At the last meeting of the Branch Committee our final donations to be made this year were agreed; with a couple of payments still to be made, it is likely that the total we have been able to donate to local good causes will this year be close to £1000.
Results of October Draw
£25 No. 209 Mark Jones Bistock
£15 No. 84 Nancy Spears Conyer
£15 No. 151 Claire Tucker, c/o Ludgate House
£10 No. 75 Robin Fielding Cellar Hill
£10 No. 02 Pat Gilbert London Road
£10 No. 166 Wendy Phipps John Nash Close
Work is currently underway on 3 shared ownership homes designed to help local people unable to afford open market prices. The homes are being built by Millwood Homes as part of their development at St Pauls Court (formerly Stedlyn Retreat), Lynsted, where a proportion of the homes are designed to be affordable. The development is the result of a partnership between English Rural Housing Association (ERHA), Lynsted Parish Council, Swale Borough Council and Millwood Homes.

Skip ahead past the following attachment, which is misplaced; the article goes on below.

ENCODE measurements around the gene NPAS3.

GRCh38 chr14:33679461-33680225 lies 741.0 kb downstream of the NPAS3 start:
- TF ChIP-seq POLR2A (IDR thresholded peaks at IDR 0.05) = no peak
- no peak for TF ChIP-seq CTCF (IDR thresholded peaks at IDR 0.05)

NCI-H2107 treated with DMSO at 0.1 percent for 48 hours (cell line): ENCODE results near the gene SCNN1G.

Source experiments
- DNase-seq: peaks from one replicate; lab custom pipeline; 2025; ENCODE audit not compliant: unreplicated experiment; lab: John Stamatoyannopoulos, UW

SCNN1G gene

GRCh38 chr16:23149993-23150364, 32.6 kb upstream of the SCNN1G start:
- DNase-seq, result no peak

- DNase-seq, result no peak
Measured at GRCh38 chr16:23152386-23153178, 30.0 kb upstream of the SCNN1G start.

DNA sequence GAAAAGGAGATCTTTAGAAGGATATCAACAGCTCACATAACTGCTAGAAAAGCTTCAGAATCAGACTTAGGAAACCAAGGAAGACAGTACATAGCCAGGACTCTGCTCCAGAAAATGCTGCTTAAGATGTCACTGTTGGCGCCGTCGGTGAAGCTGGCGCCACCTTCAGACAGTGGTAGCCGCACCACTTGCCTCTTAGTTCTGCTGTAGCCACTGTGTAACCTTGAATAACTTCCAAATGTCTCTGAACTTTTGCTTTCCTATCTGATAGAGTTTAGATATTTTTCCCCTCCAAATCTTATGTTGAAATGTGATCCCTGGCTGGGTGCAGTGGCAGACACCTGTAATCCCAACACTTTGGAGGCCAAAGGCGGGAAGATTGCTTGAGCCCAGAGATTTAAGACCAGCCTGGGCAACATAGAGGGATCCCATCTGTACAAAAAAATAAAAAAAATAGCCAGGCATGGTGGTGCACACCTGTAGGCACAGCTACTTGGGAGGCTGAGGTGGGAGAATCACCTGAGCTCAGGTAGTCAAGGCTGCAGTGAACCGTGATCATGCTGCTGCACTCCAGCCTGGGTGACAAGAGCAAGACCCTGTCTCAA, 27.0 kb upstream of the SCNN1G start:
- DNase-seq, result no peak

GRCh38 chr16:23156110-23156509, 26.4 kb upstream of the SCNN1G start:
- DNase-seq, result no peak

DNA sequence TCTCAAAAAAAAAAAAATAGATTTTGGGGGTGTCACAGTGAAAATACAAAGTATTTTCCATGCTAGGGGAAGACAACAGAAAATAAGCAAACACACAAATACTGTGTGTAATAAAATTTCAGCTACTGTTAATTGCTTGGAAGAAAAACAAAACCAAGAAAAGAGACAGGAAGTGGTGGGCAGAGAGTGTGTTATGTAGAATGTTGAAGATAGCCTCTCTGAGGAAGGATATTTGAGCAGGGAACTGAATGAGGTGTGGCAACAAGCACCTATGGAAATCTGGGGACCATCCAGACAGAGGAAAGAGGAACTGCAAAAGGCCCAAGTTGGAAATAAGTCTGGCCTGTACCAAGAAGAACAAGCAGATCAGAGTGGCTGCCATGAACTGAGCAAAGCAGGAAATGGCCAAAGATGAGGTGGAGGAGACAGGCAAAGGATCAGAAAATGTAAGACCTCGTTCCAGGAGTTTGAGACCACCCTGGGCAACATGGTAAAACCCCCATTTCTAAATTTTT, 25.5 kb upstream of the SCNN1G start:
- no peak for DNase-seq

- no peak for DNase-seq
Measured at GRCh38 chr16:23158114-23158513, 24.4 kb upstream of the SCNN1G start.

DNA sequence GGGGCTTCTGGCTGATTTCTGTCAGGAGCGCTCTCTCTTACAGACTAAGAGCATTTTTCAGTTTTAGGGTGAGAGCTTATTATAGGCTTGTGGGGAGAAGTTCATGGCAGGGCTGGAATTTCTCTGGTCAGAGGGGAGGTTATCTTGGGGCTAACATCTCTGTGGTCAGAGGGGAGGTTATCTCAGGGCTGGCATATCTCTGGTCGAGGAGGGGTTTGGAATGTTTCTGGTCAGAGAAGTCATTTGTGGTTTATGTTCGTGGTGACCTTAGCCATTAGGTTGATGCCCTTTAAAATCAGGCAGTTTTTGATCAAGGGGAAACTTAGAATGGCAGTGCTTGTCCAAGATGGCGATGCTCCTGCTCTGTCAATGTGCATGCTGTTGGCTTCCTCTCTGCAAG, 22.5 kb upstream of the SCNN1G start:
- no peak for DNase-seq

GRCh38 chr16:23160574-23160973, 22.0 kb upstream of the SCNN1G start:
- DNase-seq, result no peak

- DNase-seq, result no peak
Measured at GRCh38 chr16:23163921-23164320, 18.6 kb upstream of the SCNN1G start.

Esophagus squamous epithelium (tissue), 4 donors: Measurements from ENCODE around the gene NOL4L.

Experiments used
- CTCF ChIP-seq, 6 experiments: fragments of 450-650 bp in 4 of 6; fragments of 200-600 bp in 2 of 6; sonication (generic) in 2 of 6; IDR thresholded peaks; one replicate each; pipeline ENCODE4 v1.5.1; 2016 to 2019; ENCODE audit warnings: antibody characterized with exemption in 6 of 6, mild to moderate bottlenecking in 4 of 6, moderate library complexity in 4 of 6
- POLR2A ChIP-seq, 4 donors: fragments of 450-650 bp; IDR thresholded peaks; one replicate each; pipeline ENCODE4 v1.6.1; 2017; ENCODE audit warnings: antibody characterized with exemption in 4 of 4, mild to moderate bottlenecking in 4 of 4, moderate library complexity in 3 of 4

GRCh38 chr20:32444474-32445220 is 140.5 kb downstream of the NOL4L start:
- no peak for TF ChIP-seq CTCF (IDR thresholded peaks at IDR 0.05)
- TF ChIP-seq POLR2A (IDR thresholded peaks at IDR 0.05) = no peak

The affordable housing consists of 3 x 2 bedroom houses, where a 60% share is being sold for £120,000 or £123,000 (depending on property).
The properties are due for completion towards the end of the November and anyone interested in applying for one of the homes should contact ERHA on tel no.
020 7840 0540 and request an application pack.
The deadline for applications to be received will be Monday 13 November 2006.
Many thanks to all those who generously donated items for the silent auction at the Harvest Supper. This raised over £200 for the Church and this success in no way reflects the skill of the auctioneer, but solely to your generous support! Trevor Jewsbury
The Bitch n Stitch Quilting group Lynsted and Teynham group held their fifth Garden Party at the Walnuts, Cellar Hill on Sunday 3rd September.